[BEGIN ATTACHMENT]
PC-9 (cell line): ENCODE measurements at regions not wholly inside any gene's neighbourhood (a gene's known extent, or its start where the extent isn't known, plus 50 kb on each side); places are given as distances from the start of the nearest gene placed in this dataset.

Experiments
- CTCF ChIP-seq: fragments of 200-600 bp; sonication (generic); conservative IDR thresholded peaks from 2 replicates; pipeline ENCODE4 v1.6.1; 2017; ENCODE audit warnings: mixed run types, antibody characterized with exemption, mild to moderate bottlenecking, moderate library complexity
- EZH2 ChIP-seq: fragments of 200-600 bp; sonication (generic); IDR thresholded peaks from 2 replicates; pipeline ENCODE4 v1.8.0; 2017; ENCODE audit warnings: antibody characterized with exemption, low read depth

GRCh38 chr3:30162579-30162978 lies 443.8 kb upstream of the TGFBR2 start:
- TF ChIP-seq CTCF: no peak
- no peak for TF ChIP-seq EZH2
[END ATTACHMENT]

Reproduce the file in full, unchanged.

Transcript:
PC-9 (cell line): ENCODE measurements at regions not wholly inside any gene's neighbourhood (a gene's known extent, or its start where the extent isn't known, plus 50 kb on each side); places are given as distances from the start of the nearest gene placed in this dataset.

Experiments
- CTCF ChIP-seq: fragments of 200-600 bp; sonication (generic); conservative IDR thresholded peaks from 2 replicates; pipeline ENCODE4 v1.6.1; 2017; ENCODE audit warnings: mixed run types, antibody characterized with exemption, mild to moderate bottlenecking, moderate library complexity
- EZH2 ChIP-seq: fragments of 200-600 bp; sonication (generic); IDR thresholded peaks from 2 replicates; pipeline ENCODE4 v1.8.0; 2017; ENCODE audit warnings: antibody characterized with exemption, low read depth

GRCh38 chr3:30162579-30162978 lies 443.8 kb upstream of the TGFBR2 start:
- TF ChIP-seq CTCF: no peak
- no peak for TF ChIP-seq EZH2